Free Voluntary Reading books for the Spanish language classroom.

Teachers know reading is essential to developing language proficiency, but we often struggle to integrate sufficient reading into our classes. One important piece of the puzzle is Free Voluntary Reading, or FVR. If you haven’t tried Free Voluntary Reading, now is the time to get started!

Free Voluntary Reading involves scheduling a certain amount of time – as little as 5 minutes, usually several times a week – where students can read whatever they like in the target language. You need to have a variety of high interest, comprehensible reading available, like this excellent FVR Library Bundle from Teacher’s Discovery. Then, start reading and watch as language proficiency grows!

Free Voluntary Reading Basics

These books are examples of high-interest titles to use for Free Voluntary Reading in Spanish class.

The research behind FVR is fascinating and leaves no doubt as to how effective it is for language learners. I highly recommend Stephen Krashen’s book Free Voluntary Reading (2011), a compilation of his articles on the subject. He explains how FVR improves reading comprehension, writing skills, vocabulary, spelling and grammar.

A key principle of FVR is that it is student-centered, allowing students to choose material that interests them. That is why it is essential to have a wide variety of engaging, comprehensible texts. This Free Voluntary Reading library bundle includes novels from top authors, several enhanced readers, a graphic novel and more. There is enough variety to ensure students will find something they want to read. 

Implementing FVR

As you make FVR a part of your classes, here are a few things to keep in mind.

First, you’ll need to build your classroom library. Be sure to have a variety of high-interest, easy reading materials available.

In addition, you will want to talk to your students about how to choose books. Although they don’t have to understand every word, the book they choose should be easy enough to be enjoyable and interesting to them. Remind students that if they don’t like something, they can choose something else the next time.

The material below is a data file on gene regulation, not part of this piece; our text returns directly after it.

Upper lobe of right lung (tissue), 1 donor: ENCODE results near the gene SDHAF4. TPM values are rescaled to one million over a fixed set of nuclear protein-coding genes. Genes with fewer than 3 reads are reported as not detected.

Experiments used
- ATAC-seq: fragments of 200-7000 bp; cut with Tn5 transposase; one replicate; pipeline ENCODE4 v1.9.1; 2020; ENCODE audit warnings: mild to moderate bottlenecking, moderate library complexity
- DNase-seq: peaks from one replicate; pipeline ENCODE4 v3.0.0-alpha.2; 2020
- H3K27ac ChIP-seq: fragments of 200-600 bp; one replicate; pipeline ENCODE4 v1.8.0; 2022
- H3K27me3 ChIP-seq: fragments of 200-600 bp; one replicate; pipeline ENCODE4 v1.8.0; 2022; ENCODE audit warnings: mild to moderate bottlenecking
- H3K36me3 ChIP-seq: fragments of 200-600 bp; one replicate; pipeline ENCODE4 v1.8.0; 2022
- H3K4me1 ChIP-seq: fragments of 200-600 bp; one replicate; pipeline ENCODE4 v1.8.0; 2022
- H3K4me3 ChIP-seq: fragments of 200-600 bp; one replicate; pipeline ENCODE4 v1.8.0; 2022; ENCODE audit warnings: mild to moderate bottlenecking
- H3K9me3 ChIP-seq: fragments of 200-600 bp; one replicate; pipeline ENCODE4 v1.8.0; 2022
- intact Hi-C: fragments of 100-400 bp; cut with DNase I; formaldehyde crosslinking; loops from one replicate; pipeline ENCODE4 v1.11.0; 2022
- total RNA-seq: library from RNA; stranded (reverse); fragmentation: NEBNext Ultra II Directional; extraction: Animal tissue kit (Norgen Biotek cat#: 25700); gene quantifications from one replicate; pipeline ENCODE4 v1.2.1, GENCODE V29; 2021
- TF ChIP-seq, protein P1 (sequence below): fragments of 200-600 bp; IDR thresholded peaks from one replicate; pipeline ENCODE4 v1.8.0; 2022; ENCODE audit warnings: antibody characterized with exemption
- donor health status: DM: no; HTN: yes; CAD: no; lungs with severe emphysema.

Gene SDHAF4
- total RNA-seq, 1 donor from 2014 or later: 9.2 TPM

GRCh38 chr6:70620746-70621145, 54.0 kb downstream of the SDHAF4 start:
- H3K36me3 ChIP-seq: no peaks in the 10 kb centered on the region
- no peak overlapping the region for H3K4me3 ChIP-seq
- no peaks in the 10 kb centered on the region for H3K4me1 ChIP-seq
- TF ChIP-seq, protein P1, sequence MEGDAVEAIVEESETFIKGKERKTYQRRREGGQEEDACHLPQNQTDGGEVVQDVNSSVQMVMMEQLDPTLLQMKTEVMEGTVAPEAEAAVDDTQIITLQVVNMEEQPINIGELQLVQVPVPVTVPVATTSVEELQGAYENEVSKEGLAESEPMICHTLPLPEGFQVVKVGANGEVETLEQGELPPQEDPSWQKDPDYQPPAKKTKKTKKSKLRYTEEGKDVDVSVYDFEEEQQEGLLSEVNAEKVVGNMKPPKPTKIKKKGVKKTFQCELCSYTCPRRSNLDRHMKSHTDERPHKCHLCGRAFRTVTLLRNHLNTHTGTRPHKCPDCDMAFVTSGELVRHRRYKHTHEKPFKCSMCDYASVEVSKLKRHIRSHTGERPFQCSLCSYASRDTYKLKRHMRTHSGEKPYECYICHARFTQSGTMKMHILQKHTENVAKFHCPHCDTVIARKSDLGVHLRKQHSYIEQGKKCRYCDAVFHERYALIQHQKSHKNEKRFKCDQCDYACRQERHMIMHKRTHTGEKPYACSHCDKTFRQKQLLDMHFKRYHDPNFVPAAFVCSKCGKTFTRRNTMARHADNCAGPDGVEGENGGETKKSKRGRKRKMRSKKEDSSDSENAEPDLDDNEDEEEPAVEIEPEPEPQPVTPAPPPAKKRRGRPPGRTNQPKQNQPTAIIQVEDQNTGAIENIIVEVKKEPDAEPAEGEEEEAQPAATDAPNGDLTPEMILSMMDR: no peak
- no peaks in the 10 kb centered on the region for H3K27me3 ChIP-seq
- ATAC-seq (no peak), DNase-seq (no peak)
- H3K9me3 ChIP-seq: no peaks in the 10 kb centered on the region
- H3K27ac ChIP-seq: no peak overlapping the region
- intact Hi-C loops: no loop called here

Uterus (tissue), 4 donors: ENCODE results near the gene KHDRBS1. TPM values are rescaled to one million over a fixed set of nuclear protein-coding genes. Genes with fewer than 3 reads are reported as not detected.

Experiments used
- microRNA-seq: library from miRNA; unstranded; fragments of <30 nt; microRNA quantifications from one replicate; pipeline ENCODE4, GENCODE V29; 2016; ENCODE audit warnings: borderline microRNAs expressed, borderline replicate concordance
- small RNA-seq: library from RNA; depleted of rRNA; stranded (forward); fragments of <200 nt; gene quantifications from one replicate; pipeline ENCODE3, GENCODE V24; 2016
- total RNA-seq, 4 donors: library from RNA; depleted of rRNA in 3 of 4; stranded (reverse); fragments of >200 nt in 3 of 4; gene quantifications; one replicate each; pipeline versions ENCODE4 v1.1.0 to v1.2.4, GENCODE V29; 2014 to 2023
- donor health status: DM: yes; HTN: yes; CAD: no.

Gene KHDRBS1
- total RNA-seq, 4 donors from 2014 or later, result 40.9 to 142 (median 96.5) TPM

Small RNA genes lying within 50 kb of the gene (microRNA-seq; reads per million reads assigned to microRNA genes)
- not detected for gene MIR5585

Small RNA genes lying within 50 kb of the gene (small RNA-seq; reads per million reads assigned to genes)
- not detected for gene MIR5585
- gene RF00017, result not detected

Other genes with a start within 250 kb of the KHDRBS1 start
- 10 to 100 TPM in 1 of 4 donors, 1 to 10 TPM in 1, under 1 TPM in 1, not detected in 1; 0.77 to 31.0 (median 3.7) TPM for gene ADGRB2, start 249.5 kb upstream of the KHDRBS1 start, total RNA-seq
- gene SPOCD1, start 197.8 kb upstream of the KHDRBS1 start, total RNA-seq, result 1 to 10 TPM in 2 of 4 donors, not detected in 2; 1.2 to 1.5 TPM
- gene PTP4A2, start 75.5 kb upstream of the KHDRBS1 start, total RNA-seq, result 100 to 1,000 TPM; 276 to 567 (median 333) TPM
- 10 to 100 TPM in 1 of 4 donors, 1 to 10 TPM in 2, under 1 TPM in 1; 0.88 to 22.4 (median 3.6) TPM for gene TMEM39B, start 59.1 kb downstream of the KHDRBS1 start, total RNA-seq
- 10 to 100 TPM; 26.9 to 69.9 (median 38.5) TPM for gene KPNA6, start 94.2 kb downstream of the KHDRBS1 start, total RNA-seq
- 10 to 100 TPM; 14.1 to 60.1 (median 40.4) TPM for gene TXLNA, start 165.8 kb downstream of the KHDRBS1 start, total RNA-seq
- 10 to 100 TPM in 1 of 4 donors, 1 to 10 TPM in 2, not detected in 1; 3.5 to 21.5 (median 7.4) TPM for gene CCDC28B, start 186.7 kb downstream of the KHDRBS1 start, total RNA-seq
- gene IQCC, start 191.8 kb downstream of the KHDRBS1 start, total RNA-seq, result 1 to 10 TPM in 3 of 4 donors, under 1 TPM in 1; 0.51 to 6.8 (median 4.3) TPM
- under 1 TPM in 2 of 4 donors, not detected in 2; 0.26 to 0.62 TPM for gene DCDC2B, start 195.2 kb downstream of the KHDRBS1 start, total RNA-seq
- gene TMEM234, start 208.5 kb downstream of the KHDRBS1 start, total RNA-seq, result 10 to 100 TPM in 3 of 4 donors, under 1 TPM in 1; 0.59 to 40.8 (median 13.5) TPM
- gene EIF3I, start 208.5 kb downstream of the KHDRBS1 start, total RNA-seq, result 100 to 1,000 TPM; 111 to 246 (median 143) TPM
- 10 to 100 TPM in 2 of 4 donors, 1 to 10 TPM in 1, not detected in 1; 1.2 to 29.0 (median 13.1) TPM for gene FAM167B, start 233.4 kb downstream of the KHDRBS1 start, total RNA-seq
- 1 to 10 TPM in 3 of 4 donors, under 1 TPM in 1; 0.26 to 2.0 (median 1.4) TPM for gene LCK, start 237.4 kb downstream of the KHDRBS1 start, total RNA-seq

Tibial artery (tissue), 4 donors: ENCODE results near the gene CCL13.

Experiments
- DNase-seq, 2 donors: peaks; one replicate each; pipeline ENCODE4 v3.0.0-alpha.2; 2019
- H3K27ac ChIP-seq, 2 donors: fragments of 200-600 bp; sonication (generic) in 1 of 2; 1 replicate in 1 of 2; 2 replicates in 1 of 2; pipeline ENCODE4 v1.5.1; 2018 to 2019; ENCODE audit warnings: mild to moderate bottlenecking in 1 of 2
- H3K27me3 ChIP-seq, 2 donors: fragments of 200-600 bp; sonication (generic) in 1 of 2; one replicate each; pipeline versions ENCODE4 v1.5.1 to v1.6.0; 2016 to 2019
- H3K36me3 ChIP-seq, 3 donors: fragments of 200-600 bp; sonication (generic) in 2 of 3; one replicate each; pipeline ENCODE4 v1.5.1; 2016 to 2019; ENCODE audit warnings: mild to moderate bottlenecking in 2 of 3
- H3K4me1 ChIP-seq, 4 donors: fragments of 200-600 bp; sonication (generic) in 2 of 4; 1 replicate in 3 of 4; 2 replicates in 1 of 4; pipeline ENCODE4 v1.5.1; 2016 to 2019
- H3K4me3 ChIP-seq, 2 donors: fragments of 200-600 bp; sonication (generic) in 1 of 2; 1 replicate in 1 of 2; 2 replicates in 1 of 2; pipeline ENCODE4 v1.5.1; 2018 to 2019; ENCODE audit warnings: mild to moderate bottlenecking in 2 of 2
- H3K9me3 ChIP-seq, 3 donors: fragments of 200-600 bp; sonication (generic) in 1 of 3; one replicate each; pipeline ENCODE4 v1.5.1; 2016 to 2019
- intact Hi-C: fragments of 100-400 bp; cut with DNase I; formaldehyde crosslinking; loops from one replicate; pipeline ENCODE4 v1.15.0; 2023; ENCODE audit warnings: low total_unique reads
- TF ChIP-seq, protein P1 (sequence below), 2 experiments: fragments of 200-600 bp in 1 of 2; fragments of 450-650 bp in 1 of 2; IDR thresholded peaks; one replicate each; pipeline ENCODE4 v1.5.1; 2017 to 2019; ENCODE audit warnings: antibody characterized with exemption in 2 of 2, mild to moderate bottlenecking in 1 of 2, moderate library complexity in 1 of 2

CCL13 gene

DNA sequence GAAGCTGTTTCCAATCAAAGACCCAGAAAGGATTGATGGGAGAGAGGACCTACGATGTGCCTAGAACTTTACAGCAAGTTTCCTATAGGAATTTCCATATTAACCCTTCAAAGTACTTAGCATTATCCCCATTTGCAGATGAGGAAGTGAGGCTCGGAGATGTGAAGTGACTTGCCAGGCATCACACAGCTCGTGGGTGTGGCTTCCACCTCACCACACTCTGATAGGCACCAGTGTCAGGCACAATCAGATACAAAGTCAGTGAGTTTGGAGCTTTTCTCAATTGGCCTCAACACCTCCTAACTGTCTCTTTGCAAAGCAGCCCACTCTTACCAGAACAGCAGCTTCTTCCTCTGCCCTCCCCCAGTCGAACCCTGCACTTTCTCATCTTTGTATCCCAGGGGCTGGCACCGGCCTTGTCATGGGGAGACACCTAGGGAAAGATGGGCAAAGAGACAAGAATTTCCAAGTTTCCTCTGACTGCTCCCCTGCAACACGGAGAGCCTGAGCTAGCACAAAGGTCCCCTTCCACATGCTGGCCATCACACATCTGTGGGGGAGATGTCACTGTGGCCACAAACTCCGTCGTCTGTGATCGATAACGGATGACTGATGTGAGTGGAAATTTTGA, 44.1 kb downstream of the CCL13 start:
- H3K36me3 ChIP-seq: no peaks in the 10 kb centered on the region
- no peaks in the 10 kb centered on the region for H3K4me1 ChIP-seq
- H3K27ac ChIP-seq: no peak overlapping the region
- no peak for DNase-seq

During FVR, It’s important for you to read too. By reading, you are teaching!

Of course, you will have to structure Free Voluntary Reading for your grade and group. Check out articles like this one from Srta. Spanish with specific FVR procedures.

Books for Free Voluntary Reading

As you have probably gathered, your classroom library is crucial to the success of FVR. It is essential that your titles be high-interest, but also comprehensible. In other words, you need to come up with a range of titles students understand and enjoy.

Some teachers with heritage speakers or students at an advanced level include selected magazines and children’s books. However, a strong library of novels and readers for Spanish language learners should make up the majority of your material. You can read about one teacher’s experience and how novels made the difference in this article by Teach for June: How I made Free Voluntary Reading a Success Like Never Before.

Mega-36 FVR Library Bundle

The Mega-36 Library Bundle I mentioned above is a great way to get started with FVR. The books are from Teacher’s Discovery, and with 36 different titles there is sufficient variety to reach a range of interests.

In addition, the bundle is composed of all Level 1 books. These are perfect for students at higher levels too because reading easy books is fun! It also reinforces important high-frequency language.

I love that this bundle includes 3 enhanced readers. You can read more about how these amazing books include audio and video here: Spanish Reading: Texts for Beginners.

More Book Bundles

Teacher’s Discovery has smaller bundles of 15 books divided by level. You can also buy a bundle based on favorite authors like Mira Canion or Jennifer Degenhardt. I encourage you to explore their bundles to find what works best for your students.

The Power of Free Voluntary Reading

We have known for years that independent reading is an effective way to learn. Whether it’s labeled SSR or FVR, engaging students with books they enjoy instills a love of reading and builds essential language skills.

In addition, for world language teachers who are often overwhelmed with preps, FVR is a no-prep oasis where they can actually build their own language skills (Yes, you really do read too.). 

So, when it’s time to make decisions about how to allocate funds, buy books! Then, incorporate FVR into your classes!

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